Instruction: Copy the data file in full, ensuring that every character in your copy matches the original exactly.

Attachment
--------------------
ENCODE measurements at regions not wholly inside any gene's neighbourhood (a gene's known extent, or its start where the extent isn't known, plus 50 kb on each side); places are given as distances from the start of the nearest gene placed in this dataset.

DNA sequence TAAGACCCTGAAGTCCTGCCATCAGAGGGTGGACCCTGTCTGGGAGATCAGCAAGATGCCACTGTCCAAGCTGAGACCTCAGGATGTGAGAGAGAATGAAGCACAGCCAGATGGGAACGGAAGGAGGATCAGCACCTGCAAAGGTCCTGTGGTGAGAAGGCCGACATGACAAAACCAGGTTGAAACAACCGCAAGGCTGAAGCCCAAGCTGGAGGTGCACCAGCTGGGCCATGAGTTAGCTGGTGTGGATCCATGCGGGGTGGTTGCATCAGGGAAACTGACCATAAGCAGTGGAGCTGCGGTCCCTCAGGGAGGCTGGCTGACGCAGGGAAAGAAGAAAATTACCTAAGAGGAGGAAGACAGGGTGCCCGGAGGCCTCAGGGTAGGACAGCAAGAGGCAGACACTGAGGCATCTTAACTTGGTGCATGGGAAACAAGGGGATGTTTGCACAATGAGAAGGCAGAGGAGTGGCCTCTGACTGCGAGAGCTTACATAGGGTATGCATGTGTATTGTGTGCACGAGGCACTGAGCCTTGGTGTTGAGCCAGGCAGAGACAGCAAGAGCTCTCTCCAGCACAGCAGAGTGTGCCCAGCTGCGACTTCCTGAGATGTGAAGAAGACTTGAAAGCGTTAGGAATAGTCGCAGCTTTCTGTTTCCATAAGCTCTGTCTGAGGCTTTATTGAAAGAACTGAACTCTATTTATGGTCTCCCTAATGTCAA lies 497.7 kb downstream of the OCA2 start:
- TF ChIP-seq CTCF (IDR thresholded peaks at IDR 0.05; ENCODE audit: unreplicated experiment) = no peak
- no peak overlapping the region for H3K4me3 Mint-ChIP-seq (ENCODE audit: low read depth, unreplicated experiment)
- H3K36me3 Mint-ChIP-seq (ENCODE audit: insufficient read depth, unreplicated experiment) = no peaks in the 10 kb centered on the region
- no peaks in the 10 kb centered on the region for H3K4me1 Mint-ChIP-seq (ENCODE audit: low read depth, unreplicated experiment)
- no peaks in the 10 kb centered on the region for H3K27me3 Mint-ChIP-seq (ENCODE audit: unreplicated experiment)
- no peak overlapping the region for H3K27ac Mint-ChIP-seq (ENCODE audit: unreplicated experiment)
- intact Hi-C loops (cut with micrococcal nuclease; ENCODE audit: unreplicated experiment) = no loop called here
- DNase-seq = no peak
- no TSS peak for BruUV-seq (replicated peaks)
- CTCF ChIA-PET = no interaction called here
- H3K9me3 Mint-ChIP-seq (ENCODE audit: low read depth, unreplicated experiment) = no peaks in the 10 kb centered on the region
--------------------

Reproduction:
ENCODE measurements at regions not wholly inside any gene's neighbourhood (a gene's known extent, or its start where the extent isn't known, plus 50 kb on each side); places are given as distances from the start of the nearest gene placed in this dataset.

DNA sequence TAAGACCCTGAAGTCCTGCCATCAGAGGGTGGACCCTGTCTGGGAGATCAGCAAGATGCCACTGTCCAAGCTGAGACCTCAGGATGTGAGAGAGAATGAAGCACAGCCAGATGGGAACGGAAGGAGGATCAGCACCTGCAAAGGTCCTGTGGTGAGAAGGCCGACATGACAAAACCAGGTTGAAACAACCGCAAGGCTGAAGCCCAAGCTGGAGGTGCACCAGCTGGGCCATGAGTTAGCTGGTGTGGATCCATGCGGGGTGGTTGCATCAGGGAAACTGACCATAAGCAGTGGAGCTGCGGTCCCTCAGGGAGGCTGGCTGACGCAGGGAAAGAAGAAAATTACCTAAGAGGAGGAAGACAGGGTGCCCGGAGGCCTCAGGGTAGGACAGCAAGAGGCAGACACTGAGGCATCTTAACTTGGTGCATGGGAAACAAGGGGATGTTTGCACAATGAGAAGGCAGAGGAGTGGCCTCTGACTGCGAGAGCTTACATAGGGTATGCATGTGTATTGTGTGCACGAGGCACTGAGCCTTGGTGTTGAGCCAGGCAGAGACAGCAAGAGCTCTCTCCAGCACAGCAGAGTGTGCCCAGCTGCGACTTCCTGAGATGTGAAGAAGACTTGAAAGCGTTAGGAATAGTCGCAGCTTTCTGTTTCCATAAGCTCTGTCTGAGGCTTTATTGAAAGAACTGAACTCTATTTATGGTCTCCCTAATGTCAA lies 497.7 kb downstream of the OCA2 start:
- TF ChIP-seq CTCF (IDR thresholded peaks at IDR 0.05; ENCODE audit: unreplicated experiment) = no peak
- no peak overlapping the region for H3K4me3 Mint-ChIP-seq (ENCODE audit: low read depth, unreplicated experiment)
- H3K36me3 Mint-ChIP-seq (ENCODE audit: insufficient read depth, unreplicated experiment) = no peaks in the 10 kb centered on the region
- no peaks in the 10 kb centered on the region for H3K4me1 Mint-ChIP-seq (ENCODE audit: low read depth, unreplicated experiment)
- no peaks in the 10 kb centered on the region for H3K27me3 Mint-ChIP-seq (ENCODE audit: unreplicated experiment)
- no peak overlapping the region for H3K27ac Mint-ChIP-seq (ENCODE audit: unreplicated experiment)
- intact Hi-C loops (cut with micrococcal nuclease; ENCODE audit: unreplicated experiment) = no loop called here
- DNase-seq = no peak
- no TSS peak for BruUV-seq (replicated peaks)
- CTCF ChIA-PET = no interaction called here
- H3K9me3 Mint-ChIP-seq (ENCODE audit: low read depth, unreplicated experiment) = no peaks in the 10 kb centered on the region